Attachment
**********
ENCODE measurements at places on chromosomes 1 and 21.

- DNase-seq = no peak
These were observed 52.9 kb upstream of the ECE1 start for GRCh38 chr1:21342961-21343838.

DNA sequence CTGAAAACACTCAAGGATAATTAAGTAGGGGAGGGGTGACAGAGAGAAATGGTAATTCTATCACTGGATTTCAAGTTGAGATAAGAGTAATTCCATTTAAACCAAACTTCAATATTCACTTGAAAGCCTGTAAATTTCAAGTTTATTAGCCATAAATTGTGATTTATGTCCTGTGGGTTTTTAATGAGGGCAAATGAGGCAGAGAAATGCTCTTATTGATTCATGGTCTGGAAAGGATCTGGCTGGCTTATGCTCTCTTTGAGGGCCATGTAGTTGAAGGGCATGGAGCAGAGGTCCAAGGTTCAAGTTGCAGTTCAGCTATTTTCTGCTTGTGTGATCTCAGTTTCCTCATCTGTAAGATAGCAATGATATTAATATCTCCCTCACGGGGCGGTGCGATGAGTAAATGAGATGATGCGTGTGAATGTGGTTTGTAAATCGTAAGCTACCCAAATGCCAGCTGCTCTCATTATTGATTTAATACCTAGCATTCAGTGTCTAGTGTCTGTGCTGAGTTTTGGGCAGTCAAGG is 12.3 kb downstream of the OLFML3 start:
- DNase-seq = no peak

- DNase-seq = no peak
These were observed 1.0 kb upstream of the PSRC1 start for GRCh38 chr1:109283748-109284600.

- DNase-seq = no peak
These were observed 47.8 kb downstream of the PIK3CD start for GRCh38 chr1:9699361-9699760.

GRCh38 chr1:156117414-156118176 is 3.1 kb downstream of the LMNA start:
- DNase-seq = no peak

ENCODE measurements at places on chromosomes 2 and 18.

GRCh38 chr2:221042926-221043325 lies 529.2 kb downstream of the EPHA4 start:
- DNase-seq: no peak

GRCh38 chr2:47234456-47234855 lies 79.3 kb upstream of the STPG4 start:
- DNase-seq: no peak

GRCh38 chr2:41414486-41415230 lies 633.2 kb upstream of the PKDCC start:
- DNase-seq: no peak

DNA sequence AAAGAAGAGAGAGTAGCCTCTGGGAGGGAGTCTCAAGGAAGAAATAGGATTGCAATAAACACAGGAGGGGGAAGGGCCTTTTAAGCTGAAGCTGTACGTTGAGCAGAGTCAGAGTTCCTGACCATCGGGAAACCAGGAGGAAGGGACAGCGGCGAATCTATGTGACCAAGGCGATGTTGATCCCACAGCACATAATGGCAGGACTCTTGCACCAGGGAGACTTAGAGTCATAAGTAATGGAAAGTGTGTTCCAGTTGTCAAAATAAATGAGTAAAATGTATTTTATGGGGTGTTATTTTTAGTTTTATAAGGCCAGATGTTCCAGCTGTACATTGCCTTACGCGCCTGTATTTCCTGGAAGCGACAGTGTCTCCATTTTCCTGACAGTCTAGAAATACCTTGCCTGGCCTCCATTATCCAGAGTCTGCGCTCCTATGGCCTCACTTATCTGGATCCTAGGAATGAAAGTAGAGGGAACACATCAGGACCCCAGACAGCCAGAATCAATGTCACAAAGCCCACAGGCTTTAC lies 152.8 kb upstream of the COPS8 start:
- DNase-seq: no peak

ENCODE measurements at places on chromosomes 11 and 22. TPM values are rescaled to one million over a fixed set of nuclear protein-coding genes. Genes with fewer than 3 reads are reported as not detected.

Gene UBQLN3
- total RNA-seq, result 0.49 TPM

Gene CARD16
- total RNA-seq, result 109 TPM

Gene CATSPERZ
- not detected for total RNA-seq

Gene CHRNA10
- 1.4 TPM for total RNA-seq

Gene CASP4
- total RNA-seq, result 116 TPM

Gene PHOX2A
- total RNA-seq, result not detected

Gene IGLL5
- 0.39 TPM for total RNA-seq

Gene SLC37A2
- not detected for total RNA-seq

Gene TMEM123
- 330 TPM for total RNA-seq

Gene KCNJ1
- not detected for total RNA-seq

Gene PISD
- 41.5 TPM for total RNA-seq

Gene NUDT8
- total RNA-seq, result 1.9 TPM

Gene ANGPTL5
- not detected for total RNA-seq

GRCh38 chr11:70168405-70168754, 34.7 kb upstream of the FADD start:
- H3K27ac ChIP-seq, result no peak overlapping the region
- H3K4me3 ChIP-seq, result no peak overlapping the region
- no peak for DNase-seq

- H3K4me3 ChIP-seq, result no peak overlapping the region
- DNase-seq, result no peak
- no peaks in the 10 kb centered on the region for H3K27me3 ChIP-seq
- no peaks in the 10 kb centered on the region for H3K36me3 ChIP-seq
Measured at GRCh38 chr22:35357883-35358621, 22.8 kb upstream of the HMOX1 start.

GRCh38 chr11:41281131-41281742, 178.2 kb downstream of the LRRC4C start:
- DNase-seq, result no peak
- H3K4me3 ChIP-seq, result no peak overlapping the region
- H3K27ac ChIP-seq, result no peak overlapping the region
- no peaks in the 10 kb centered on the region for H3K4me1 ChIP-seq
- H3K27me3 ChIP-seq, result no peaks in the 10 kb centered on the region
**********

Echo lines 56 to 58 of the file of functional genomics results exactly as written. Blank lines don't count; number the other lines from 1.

Measured at GRCh38 chr22:35357883-35358621, 22.8 kb upstream of the HMOX1 start.

GRCh38 chr11:41281131-41281742, 178.2 kb downstream of the LRRC4C start:
- DNase-seq, result no peak